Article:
Becoming a Strong Candidate

Preparing for national scholarships and fellowships

In addition to high academic achievement, national scholarship selection committees look for students with demonstrated and sustained engagement in their fields of study in areas like leadership, research experience, community and/or public service, and participation in professional activities or internships.  At the time of application, you should have well-thought out plans for graduate study and career. It is also important that you apply to programs that are a good fit for you and offer opportunities relevant to your larger goals. Here are some suggestions to help you prepare early (freshmen/sophomore year) in your undergraduate career to be a strong candidate for scholarships, fellowships, and graduate or professional schools.

  • Maintain high grades and take challenging courses. Explore your intellectual interests and demonstrate a commitment to learning by taking demanding classes or designing independent studies.


  • Seek out meaningful activities. Most competitive scholarships look for demonstrated, sustained experience outside of the classroom: internships, research, leadership, community/public service, study abroad, languages other than English, conference participation, publications, and awards.


  • Be engaged. The most competitive candidates are not only committed to their own fields of study, but have broad intellectual interests and a keen awareness of political and social issues domestically and globally.  Reading outside of one’s discipline is recommended. Read the news from several sources regularly. Experience in activities seemingly unrelated to your area of study or profession can provide important perspective. Don’t just focus on your field.


  • Meet with faculty and mentors to discuss ways to supplement your academic courses and interests. They can assist with mapping out pathways suited to your interests that complement your academic work and that can help you become a competitive candidate for future opportunities. The earlier you start this process, the better--first or second year. 


  • Cultivate good relationships with faculty. Faculty can provide important insight about your field of study and help you identify relevant opportunities to expand your knowledge and experience. Additionally, national scholarships require letters of recommendation. These should highlight your academic abilities and future potential. It is important that faculty know much more about you than grades you earned in their courses. They should be familiar with your interests and aspirations and how you have prepared for them and indicate the contributions you can make in your field. Give faculty, mentors, and supervisors plenty of lead-time to write recommendations—at the latest, a month before a deadline. Also, provide them with application essay drafts, a CV or resume and relevant information about the program to which you are applying, so they can tailor recommendations.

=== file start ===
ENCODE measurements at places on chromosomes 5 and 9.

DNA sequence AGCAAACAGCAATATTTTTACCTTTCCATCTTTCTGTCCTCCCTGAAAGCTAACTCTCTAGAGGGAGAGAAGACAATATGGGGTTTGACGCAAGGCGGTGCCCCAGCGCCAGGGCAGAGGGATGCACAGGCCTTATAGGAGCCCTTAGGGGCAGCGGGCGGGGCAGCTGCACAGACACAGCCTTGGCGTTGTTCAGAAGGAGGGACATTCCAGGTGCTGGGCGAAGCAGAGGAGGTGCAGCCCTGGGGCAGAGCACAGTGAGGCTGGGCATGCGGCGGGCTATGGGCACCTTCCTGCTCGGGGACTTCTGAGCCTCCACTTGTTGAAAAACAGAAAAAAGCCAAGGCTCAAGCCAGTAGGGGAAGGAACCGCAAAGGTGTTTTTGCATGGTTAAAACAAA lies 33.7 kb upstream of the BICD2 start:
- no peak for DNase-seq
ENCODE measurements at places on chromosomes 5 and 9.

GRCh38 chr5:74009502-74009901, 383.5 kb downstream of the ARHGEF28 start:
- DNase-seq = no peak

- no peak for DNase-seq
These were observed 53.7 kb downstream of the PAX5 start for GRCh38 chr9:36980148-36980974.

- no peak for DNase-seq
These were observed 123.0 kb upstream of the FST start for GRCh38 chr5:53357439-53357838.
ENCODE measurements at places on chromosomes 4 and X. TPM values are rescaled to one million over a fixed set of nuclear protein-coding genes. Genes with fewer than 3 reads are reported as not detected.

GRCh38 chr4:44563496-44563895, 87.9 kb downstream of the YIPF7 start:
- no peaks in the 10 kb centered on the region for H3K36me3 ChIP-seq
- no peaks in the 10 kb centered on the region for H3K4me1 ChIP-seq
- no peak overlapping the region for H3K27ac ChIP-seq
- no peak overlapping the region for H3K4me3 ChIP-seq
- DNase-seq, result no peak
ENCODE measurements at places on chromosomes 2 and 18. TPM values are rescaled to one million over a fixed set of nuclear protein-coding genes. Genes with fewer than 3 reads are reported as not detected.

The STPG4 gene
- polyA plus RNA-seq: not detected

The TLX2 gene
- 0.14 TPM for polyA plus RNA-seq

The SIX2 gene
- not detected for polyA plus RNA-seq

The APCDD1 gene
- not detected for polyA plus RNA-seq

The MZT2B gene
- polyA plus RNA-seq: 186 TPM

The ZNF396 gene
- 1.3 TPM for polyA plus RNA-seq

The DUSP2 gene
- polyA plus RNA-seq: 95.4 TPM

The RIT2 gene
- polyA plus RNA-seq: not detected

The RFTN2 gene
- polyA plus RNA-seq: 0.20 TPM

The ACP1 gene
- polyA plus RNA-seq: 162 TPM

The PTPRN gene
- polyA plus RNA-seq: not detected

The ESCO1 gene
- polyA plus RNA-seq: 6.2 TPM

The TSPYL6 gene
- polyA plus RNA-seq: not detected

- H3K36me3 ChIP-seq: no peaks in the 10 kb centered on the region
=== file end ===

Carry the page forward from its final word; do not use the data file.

• Research scholarships, fellowships and other programs related to your field and future plans (e.g., internships, language study, training programs, undergraduate research). Most of these can be found on university, foundation, organization and government agency websites. Note eligibility requirements, deadlines, required materials for applications, and descriptions of recent awardees and their research. Discuss programs of interest with faculty and mentors.


  • Plan and schedule. Scheduling and time management skills are critical for successful applications. Many competitive scholarships require six months and up to year of preparation. For some scholarships (e.g., Rhodes, Marshall, Goldwater, Truman, Udall) the college must nominate or endorse applicants. There is an internal deadline for these and several other scholarship applications to be reviewed by a campus committee. This involves submitting nearly finished drafts of the application to a nominating committee a month or two before the program’s actual deadline. While you are applying for scholarships, you will have other responsibilities, like classes, activities, research/internships, applying to graduate programs, and preparing for qualifying exams. It is important to develop a comprehensive schedule for yourself that includes: meeting with faculty and advisors, getting recommendation letters, setting deadlines for written drafts, getting feedback on essays, ordering transcripts, and submitting relevant materials. Keeping in touch with faculty and mentors will help you stay on top of this work.


  • Ask for help from faculty and mentors to contact students who have been awarded scholarships you want to apply for. They can provide a helpful perspective, as they have experienced the rigorous demands of the application process and enjoyed the intellectual rewards specific scholarships/fellowships offer.  Current and previous scholarship awardees, faculty, and mentors are also a good resource for preparing for any interviews, should a program select you and require one.


  • Be reflective about your experiences and how they relate to your future plans. Most application questions follow similar themes: 1. How you have prepared for a given scholarship/fellowship (courses, research, leadership, internships, and other relevant experience)?; 2. What are your academic/research plans (what issues you want to study, their significance in your field and their broader relevance)?; 3. Why is the scholarship/fellowship is a right fit for you and why you should be selected?; 4. What are your academic and/or career goals, both short and long-term?; and 5. Write an essay, statement, or proposal centered on research or issues relevant to your field of study. To help you respond to these kinds of questions, keep a journal of your learning and experiences to refer to when it writing scholarship essays. 

Last Updated: 06/27/2023 11:10